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Final Book Giveaway, And Mommy Litmus Test

I did my final drawing over the weekend
for a free copy of the href="http://www.amazon.com/gp/redirect.html?ie=UTF8&location=http%3A%2F%2Fwww.amazon.com%2FHealthy-Child-World-Creating-Cleaner%2Fdp%2F0525950478%3Fie%3DUTF8%26s%3Dbooks%26qid%3D1209357069%26sr%3D1-1&tag=1mother2anoth-20&linkCode=ur2&camp=1789&creative=9325"
target="_blank">Healthy Child, Healthy World: Creating A Cleaner,
Greener, Safer World
courtesy of the Healthy Child
organization, and the winner is:

Kari Valliere! Kari, you should be getting your free copy of the
book in a couple weeks – congratulations! I’m still
loving the copy I bought myself a few weeks back.

I’ve gotten a lot of feedback still from Earth Week, and I
have to confess the research I did has made me more conscious of
the choices I make. We went to the zoo over the weekend, and the
drinks they sell come in plastic cups that have an explanation on
the side: the cups are made from sustainable corn, and are
completely compostable. While this was exciting, I couldn’t
help but notice that there was nowhere to put these compostable
cups but in the trash can, wrapped up in a plastic bag! I find
myself looking down the chain of events a little further than I
used to.

Last week my friend Nik told me I’m
totally turning her green, and she’s trying to decide if
she’s going to make her own cleansers or buy
“green” ones instead; she’s pondering which one
is better. And I told her that I’ve got a list of questions I
run down (I call it the Mommy Litmus Test) when I’m
confronted with these kinds of situations. Because the truth is,
we’re often put in a spot where we feel like Bad Mommy if we
don’t weave our own angel’s crib sheets, or make all of
Junior’s baby food. We can’t all be Martha Stewart
Mommy, and while some of us don’t want to be at all and some
of us adore being Uber Mom, the rest of us are stuck in the middle:
wanting to do the right thing for our kid, confused as to what that
is, and feeling like we never have enough time or money to be Good
Mom. Plus, this pressure just isn’t fun.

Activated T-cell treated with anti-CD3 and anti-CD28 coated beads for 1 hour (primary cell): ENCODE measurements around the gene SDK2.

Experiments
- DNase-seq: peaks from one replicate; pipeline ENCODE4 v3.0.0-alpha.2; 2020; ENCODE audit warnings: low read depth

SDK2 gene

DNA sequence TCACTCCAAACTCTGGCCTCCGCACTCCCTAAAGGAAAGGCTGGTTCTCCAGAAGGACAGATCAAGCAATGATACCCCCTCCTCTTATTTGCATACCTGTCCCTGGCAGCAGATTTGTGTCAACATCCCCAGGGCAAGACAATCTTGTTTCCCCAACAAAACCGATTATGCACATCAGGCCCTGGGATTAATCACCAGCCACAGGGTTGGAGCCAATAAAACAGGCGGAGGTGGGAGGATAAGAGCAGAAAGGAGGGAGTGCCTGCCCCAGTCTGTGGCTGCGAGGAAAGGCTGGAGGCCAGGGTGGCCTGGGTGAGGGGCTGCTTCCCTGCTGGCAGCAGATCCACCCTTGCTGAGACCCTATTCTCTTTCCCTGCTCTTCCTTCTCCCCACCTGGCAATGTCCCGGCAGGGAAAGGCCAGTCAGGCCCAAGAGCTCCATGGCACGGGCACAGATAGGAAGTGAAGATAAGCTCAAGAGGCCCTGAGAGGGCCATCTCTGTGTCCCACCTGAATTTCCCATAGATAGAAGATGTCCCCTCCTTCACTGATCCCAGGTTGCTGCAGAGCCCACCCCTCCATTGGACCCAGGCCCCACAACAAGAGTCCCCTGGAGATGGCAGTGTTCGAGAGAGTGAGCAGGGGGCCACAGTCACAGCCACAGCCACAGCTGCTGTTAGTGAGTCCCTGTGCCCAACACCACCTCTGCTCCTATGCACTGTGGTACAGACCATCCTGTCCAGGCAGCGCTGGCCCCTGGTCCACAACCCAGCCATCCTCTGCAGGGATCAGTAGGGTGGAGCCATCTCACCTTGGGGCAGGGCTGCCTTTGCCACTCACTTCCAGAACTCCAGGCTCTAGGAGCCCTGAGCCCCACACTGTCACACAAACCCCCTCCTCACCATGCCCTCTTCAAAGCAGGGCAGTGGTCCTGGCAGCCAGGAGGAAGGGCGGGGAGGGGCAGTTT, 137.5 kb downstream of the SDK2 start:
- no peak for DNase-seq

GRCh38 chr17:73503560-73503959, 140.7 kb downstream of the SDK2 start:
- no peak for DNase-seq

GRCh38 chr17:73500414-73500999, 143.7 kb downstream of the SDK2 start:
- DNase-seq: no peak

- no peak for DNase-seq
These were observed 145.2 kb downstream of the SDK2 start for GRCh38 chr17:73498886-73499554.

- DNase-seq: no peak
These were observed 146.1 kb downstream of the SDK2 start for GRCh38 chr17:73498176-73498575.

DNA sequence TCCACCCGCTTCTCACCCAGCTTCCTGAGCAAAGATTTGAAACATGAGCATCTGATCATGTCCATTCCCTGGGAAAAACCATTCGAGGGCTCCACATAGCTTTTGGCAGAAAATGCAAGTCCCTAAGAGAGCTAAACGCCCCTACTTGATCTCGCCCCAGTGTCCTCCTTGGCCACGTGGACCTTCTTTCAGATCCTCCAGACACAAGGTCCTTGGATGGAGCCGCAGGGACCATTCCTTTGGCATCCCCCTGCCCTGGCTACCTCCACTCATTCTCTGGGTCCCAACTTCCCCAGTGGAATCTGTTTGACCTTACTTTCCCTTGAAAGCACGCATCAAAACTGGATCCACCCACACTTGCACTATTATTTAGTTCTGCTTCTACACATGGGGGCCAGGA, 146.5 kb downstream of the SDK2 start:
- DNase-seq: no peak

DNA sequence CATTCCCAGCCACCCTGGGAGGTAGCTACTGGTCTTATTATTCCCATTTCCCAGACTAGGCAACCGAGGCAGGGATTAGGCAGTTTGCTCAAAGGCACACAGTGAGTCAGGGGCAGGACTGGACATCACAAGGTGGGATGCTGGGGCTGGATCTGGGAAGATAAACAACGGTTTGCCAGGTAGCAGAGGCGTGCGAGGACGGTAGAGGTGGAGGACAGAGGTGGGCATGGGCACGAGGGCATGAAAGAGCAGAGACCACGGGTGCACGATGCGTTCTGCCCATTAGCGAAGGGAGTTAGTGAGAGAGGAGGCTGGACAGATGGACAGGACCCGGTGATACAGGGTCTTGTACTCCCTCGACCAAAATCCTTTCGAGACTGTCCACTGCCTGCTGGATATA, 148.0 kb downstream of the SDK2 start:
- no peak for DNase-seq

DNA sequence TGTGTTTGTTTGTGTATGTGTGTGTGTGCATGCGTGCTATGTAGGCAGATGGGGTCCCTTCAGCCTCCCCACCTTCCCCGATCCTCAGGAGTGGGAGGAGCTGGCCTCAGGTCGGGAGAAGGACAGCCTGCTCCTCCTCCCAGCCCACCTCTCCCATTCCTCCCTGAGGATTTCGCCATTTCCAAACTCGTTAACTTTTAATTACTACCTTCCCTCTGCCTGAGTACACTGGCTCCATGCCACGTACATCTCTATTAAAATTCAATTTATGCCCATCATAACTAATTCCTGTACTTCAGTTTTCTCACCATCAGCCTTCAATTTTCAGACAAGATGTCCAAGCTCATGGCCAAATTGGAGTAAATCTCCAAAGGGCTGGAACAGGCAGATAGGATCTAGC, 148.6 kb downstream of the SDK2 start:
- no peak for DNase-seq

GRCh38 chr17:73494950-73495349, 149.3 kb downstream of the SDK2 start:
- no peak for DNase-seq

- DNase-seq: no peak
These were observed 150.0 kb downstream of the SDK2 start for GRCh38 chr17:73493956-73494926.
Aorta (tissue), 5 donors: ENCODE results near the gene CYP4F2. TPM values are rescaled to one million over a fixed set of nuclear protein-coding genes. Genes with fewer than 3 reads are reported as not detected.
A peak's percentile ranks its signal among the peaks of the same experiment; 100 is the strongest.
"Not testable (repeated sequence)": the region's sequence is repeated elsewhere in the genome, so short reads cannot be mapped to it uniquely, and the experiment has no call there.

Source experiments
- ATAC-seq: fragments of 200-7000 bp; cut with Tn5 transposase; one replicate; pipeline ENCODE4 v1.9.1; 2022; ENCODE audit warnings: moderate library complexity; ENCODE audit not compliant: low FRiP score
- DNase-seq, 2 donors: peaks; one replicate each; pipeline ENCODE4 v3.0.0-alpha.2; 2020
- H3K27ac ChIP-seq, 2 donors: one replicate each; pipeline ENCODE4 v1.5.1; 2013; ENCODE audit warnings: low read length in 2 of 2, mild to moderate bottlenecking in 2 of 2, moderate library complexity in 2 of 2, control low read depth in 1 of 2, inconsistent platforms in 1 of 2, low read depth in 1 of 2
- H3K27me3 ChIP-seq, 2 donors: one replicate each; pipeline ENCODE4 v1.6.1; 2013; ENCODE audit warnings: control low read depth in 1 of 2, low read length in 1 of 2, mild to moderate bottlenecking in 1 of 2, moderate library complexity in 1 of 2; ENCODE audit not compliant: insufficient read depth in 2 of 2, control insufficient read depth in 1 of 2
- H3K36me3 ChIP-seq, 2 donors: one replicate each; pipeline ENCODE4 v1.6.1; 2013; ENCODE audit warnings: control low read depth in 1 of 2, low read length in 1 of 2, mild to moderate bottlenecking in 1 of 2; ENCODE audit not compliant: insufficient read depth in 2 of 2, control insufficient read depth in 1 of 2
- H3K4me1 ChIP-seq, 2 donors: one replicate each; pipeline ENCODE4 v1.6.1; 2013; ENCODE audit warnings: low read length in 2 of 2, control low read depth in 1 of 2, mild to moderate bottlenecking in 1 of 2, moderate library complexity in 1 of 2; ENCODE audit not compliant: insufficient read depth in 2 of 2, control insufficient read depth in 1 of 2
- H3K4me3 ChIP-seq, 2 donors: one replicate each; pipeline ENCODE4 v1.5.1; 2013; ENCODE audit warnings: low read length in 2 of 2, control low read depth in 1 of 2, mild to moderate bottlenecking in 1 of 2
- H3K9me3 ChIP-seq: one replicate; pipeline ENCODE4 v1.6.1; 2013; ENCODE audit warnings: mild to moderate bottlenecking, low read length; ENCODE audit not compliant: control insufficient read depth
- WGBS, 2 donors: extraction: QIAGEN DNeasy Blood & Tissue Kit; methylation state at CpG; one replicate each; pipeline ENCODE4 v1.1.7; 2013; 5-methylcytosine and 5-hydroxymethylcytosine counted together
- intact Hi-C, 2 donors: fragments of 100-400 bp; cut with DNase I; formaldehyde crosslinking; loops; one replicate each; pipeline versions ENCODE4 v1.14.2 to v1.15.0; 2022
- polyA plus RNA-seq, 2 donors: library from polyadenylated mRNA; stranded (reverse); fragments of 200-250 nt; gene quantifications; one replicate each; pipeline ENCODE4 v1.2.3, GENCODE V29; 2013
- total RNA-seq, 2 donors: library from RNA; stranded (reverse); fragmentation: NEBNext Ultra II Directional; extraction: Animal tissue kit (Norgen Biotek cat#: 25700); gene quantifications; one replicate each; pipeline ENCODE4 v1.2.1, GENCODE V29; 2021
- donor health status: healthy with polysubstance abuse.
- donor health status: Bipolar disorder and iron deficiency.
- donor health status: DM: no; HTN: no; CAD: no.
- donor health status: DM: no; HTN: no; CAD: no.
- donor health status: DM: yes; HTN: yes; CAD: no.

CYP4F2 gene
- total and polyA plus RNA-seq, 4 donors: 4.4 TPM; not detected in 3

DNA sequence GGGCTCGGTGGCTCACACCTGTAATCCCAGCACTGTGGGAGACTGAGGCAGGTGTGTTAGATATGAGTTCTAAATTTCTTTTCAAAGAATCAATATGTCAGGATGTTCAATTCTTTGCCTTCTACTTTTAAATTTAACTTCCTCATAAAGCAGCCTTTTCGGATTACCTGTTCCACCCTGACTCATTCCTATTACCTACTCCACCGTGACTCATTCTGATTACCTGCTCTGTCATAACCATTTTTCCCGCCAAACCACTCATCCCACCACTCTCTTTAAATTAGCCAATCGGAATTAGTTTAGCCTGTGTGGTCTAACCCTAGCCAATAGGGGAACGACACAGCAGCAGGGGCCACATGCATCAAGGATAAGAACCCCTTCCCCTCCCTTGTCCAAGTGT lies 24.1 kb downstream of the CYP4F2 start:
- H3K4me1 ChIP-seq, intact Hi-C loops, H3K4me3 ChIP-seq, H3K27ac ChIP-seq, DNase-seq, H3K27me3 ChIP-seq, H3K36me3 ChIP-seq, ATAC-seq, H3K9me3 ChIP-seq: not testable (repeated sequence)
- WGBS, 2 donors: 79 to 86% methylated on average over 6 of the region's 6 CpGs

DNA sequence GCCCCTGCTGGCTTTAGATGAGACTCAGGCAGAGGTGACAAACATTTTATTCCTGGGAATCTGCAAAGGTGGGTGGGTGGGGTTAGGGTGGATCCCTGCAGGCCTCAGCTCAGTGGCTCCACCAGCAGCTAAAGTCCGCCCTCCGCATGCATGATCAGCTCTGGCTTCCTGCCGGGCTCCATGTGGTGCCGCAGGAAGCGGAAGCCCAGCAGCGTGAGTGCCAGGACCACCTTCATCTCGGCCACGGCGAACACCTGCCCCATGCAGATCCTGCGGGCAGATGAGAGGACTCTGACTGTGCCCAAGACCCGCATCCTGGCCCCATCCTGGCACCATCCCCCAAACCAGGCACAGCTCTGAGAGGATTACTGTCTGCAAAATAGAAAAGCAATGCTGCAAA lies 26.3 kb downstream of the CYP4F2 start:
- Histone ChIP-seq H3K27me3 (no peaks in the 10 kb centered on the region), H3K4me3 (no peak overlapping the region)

So here are my questions – my Mommy Litmus Test – that
I ask myself every time I read of a new craft or project in a
magazine (manufacture your own craft glue!) or overhear a Super Mom
talking about something she does to make her baby’s world a
bit better (searching for organic, sustainable cotton to make into
reusable wipes).

Is it healthier for my kid? If I’m going to go through
the effort of making baby food, there better be some benefits other
than bragging rights involved.

Is it better for the environment? This one may sway me;
I’ll put in a bit more time, money, or effort if it means
being a good steward of the environment.

Is it cheaper? Unfortunately, this doesn’t always go
hand in hand with being “green”, but it does on the
homemade front. When I made furniture polish out of vinegar and
mineral oil a couple weeks ago, it cost me absolutely nothing since
I had the ingredients, whereas I’d have had to spend time and
money running to the store for some.

Is it worth the commitment of my time? Sure, I could make my
own pretzels, but do I really want to? Last week we made lemonade
one afternoon and it cost me four bucks in lemons and sugar. Now,
Paul Newman makes a pretty darn good lemonade that’s
earth-friendly whose profits go to charity for half that cost and a
fraction of the time, but I made it anyway because I answered
“yes” to the final question:

Is it fun for me? I’ve had several people ask for my
cheese animal crackers recipe I mentioned a few weeks ago, and
I’ll post it I promise. I bring it up because though the
ingredients might cost the same, I can buy a box of Annie’s
Organic cheddar bunnies in way less time than it takes to make a
batch. So if my kids and I didn’t enjoy cooking, that’s
what I’d do. There’s no shame in paying other people to
make crackers for you if you haven’t got the time or the
inclination, and you do have the cash.

So that’s the list I run through (often in under 30 seconds)
when I’m deciding how to approach something. Just last week I
needed silver polish, and remembered I’d read that toothpaste
can be used. So I got out an old toothbrush and a small tube of
nasty-flavored toothpaste the dentist had given me and went to
work. The verdict? It worked amazingly well, and very quickly! And
my serving bowl was minty fresh! Less airborne chemicals than a
traditional cleaner, cheaper, faster, and ok, not fun for me, but
that’s not the toothpaste’s fault. The point is, if
I’d read a long involved recipe for silver polish on the
internet I’d probably have spent the time hunting for an
organic store-bought one instead. See how the questions work?

Anyhow, that’s my test list, and it keeps me sane –
keeps me from feeling guilty when I don’t do something, and
from getting frustrated when something I choose to do takes longer
or costs more than I thought it would, since I can remind myself
that I chose to do it for a reason. I love to bake and I’m
cheap, so we make breakfast bars. I’m not so good with
scissors and glue and don’t have the patience to keep Maddie
from gluing her hands together, so we buy notecards instead of
making our own.

You’ll get so the list is almost instantaneous, and you
won’t think twice about it. If your priority is saving money,
make your own cleaner out of baking soda and vinegar. If your
priority is saving the environment and the only way you’ll do
it is by springing for the citrus-scented Seventh Generation
cleaner, go for it.

So get out there and do something that’s cheap, good for the
environment, and fun.

Or, you could just walk to the store and buy something instead, and
take a nap with the time you save. That’s fun too.


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